Ramadan a chance to dispel vaccinations myths across Islamic worldArticles
More than one billion Muslims welcomed the start of Ramadan this year. But this is no ordinary Ramadan. Though this is the second time Muslims have celebrated under COVID-19 restrictions, it is the first time Ramadan has occurred during massive vaccine rollouts.
However, as global health organisations have warned, major obstacles could derail a successful global vaccine rollout. And one of the biggest of those obstacles is COVID disinformation.
Muslims, like other groups, have fallen victim to mass disinformation campaigns about why Muslims should not take the COVID vaccine. Whether on Facebook, Twitter, or WhatsApp, potentially harmful messages have spread like wildfire across the world.
In Britain and South Africa, studies showed that minorities, especially Muslims, had among the highest COVID-19 mortality rates. And this has partly been attributed to online disinformation campaigns that exploit Muslim cultural or religious sensitivities.
One message told Muslims they were “immune” to the virus. Others urged cures that included herbal remedies, onions, steam or vitamins. Muslims were also attacked on social media, particularly in India, and blamed for the spread of COVID-19.
Now that vaccines are available, they have become a misinformation target too. There are popular rumours on social media that vaccines contain pork derivatives – a claim vaccine manufacturers like AstraZeneca, Pfizer and Moderna have proven is untrue. But not before some Muslim leaders, in countries as far apart as Indonesia and Australia, declared that the AstraZeneca vaccine was “haraam”.
Other claims assert that taking any vaccine breaks the fast — a central component of Ramadan.
Confusing positions like these, based almost entirely on flawed information, delay urgent global progress against COVID-19. They have deadly consequences, particularly when experts have warned that virus cases could escalate significantly this next month due to easing lockdowns and new variants. Cases have already risen globally by 25 per cent in the past 14 days, with upward trends in most of the Middle East and South Asia.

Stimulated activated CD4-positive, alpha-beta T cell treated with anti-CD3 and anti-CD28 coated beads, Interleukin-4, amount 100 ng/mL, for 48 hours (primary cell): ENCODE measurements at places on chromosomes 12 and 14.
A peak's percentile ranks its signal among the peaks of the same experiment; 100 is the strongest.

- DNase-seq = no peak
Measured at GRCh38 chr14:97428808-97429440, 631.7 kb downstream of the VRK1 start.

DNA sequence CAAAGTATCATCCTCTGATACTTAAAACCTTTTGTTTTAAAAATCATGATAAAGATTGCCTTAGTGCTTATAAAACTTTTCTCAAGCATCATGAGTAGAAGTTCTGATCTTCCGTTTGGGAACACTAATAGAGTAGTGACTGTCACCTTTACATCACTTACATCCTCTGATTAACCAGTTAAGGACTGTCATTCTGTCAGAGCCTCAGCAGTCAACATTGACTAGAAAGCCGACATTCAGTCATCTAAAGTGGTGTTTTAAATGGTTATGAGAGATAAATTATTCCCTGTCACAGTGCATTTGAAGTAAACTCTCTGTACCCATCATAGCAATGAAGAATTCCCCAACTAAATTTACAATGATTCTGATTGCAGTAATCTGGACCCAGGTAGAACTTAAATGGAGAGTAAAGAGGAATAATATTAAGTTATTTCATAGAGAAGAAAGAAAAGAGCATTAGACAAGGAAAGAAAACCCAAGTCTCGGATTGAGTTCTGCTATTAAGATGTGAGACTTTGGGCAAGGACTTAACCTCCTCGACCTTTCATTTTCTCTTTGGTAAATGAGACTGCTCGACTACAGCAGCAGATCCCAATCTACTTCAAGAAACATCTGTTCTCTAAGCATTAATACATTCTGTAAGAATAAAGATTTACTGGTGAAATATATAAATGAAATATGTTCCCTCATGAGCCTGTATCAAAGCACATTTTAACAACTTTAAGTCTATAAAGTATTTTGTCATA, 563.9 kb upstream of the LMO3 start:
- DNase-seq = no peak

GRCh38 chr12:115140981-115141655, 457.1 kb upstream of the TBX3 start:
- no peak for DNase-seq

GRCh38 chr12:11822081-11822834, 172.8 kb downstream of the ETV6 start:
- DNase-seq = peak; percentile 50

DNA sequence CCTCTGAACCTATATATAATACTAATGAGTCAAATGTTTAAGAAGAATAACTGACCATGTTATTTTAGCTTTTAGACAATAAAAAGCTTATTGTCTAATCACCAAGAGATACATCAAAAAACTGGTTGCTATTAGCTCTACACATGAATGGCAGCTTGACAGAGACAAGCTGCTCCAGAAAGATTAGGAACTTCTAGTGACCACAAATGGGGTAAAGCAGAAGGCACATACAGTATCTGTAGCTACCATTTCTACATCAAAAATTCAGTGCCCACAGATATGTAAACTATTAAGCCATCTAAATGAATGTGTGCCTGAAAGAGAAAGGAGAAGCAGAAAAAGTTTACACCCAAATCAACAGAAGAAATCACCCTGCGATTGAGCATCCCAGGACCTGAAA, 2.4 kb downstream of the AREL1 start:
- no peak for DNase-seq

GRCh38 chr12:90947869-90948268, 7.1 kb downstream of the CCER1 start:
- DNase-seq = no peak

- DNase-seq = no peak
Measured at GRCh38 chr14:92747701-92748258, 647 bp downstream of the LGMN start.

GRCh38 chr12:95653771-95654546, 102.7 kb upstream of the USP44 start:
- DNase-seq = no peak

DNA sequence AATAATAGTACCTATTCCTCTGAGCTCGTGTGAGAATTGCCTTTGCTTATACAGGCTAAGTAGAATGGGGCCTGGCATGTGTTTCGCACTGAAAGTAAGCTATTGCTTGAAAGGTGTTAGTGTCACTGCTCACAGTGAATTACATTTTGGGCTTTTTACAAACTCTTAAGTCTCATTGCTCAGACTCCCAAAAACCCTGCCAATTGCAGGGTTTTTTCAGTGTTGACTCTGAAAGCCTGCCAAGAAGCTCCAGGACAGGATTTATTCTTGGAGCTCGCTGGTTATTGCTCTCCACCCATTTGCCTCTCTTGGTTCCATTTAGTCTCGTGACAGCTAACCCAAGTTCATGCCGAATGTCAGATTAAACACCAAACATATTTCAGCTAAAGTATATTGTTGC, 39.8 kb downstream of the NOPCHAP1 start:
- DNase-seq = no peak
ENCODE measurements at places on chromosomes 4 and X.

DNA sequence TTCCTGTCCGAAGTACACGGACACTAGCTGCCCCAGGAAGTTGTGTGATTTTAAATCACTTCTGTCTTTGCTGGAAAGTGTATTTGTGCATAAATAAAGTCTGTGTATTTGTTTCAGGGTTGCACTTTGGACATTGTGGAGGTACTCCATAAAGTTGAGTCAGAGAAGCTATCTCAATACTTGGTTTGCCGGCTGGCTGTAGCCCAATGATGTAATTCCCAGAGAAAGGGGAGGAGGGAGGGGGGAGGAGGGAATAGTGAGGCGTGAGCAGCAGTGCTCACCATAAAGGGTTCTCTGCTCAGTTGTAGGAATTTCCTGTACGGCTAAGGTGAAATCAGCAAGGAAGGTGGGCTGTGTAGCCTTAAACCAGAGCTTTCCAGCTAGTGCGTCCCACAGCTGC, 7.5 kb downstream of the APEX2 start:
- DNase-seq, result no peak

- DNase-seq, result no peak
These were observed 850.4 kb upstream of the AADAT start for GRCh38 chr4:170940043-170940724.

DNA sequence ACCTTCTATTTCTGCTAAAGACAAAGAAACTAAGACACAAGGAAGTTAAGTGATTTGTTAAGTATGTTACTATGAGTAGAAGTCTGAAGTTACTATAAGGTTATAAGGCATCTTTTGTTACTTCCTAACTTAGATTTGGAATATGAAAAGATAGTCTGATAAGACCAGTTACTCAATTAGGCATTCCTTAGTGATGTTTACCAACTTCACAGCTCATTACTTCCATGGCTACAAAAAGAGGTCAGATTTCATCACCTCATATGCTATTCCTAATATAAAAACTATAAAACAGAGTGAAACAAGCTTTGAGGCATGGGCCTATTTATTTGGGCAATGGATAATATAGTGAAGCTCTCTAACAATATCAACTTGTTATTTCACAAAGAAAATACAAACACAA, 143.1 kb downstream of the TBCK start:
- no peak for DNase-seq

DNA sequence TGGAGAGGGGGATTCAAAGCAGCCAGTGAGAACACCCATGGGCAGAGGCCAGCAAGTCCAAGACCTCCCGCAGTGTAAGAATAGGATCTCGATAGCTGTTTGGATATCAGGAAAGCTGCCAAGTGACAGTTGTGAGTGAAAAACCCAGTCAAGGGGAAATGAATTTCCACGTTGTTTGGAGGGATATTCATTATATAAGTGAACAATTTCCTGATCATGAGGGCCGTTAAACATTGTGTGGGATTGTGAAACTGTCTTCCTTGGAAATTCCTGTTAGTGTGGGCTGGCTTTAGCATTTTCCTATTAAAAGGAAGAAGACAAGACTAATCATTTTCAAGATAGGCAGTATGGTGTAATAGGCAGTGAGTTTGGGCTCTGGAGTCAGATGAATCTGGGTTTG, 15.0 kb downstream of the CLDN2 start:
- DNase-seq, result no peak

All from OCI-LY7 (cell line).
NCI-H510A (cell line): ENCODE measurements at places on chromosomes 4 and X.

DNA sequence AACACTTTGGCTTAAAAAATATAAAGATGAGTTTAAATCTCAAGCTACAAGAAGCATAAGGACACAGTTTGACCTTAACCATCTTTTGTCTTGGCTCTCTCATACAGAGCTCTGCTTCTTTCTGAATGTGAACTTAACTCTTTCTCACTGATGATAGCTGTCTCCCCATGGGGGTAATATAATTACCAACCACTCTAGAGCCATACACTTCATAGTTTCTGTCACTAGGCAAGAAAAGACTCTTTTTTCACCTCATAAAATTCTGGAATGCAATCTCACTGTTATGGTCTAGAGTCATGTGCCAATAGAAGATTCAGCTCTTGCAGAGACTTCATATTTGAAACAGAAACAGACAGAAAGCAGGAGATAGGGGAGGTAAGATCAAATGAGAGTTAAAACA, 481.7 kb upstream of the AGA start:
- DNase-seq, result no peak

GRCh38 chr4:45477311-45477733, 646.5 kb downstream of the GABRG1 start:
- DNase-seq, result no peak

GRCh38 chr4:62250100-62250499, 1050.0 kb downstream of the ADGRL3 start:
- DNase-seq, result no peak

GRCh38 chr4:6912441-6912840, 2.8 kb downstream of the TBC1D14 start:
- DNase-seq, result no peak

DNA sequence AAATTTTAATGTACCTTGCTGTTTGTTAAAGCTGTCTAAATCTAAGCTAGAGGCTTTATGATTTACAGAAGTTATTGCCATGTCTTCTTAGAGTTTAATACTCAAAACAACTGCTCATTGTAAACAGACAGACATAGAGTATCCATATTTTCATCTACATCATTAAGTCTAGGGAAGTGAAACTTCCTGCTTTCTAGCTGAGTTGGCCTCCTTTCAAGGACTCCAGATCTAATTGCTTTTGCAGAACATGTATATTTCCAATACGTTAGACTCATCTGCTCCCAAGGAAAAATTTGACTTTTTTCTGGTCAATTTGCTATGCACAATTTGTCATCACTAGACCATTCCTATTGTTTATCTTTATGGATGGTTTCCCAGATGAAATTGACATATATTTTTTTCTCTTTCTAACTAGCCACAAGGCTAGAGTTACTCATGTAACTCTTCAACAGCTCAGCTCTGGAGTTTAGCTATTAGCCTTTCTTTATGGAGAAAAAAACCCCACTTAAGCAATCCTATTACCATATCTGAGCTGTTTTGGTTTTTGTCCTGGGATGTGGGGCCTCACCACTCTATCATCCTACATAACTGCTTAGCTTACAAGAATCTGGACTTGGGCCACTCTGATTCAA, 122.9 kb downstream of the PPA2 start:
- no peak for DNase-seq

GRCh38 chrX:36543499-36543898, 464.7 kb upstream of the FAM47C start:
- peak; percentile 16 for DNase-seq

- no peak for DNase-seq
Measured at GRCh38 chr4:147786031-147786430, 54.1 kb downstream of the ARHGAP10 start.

Clearly, much is at stake. The mixed messaging on vaccines affects all faiths – not just Muslims. But Muslims can draw on their faith to set an example. Islam, unique among world religions, contains explicit guidance on pandemics, as demonstrated by a hadith (saying) of the Prophet Muhammad who said: “When you hear that [a plague] is in a land, do not go to it and if it occurs in a land that you are already in, then do not leave it, fleeing from it.”
As for misinformation, the Koran states if one receives information from an unreliable source, one must investigate, “lest you harm a people out of ignorance and become regretful over what you have done” [Koran 49:6].
Islam also places a high standard for the protection of life and collective responsibility, as does the month of Ramadan itself. Given that vaccines prevent transmission of a virus that could kill, we’re reminded that “if any one saved a life, it would be as if he saved the life of the whole people” [Koran 5:32].
But that message also presents a tremendous opportunity this Ramadan. An opportunity to use the unique, auspicious month to deliver one of the biggest anti-disinformation efforts in the world.
After all, Ramadan is a month in which Islamic leaders have the attention of hundreds of millions of Muslims across the globe. And with more people turning to faith during the pandemic and unprecedented numbers now accessing religious guidance online through new technology platforms like ImamConnect, Islamic religious leaders have a stronger platform than ever to dispel misconceptions about vaccines.
Most Muslim leaders have issued rulings encouraging Muslims to take the vaccine as a duty to protect themselves and others. The Muslim World League issued a statement saying, “The COVID-19 vaccine does not invalidate the fast of a fasting person because it is not considered food and drink. The vaccine is administered intramuscularly, so it does not invalidate the fast”.
These views have also been communicated by leading imams and Muslim medical professionals such as Muslim Health Professionals Australia.
By leveraging Ramadan’s values of welfare and service to the wider community within the context of tackling COVID disinformation, the results, across the Islamic world and the globe, could be immeasurable.
The values of our faith call for such an effort. And the welfare of our global community – of all religions, races and nationalities – requires it.
Dr Al-Issa is Secretary-General of the Muslim World League.
This article was originally published in [The Sydney Morning Herald]